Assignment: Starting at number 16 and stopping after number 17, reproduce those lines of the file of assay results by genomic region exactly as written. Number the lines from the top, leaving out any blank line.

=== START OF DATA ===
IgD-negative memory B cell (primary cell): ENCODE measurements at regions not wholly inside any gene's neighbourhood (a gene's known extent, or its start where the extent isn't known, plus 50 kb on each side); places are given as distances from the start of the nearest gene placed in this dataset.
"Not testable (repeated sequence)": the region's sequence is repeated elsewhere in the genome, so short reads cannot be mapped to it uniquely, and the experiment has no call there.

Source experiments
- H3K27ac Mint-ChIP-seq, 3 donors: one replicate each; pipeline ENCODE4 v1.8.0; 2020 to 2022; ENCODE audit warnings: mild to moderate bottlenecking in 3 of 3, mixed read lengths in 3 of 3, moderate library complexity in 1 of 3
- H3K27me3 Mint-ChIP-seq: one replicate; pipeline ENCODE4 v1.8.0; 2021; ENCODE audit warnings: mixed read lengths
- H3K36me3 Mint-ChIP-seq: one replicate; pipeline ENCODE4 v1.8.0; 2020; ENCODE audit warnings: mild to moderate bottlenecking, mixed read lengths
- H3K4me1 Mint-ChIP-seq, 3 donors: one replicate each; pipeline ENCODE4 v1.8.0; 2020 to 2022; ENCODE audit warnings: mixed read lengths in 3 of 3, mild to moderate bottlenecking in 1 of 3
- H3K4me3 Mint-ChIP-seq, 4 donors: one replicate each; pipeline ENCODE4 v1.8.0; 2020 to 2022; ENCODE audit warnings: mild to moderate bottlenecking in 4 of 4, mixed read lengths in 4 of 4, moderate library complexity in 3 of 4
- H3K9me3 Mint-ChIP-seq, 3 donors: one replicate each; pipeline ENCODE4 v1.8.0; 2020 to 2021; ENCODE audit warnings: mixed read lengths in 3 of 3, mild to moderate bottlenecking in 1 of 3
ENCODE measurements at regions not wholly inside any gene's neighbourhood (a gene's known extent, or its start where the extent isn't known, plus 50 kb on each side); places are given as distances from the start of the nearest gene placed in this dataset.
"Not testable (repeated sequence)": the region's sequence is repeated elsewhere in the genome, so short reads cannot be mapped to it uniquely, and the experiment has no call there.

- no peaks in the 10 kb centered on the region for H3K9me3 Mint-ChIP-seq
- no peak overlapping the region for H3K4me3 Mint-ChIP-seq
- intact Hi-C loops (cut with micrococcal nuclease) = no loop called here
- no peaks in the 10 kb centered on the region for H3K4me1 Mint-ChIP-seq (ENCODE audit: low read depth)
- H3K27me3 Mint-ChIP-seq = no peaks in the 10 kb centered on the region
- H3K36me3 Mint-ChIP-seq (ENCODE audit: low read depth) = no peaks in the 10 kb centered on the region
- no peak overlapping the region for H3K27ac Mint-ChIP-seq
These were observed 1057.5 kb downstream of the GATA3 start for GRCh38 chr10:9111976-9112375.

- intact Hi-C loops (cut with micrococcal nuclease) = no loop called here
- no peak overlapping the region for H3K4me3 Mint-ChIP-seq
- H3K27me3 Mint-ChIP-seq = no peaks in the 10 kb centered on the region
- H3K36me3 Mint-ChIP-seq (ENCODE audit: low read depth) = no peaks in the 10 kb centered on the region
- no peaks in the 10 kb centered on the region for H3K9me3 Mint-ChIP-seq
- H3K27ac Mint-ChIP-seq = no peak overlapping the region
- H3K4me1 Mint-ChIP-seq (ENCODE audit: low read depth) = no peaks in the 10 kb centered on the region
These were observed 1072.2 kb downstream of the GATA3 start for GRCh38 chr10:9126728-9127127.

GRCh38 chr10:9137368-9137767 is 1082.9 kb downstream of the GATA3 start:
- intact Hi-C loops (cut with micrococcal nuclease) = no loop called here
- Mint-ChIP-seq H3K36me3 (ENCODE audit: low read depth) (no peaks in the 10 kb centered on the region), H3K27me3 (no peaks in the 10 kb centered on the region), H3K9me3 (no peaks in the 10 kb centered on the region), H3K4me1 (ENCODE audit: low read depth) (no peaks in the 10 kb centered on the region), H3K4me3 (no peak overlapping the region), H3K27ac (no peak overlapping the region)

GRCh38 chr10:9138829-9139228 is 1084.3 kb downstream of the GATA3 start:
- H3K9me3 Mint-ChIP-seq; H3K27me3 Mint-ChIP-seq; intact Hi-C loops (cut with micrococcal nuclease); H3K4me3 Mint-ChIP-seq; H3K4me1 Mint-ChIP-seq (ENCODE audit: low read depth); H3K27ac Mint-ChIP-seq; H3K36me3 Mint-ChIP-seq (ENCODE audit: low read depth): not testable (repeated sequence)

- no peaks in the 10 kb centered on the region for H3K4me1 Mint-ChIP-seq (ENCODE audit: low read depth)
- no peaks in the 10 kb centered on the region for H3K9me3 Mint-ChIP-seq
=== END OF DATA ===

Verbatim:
- H3K27me3 Mint-ChIP-seq = no peaks in the 10 kb centered on the region
- H3K36me3 Mint-ChIP-seq (ENCODE audit: low read depth) = no peaks in the 10 kb centered on the region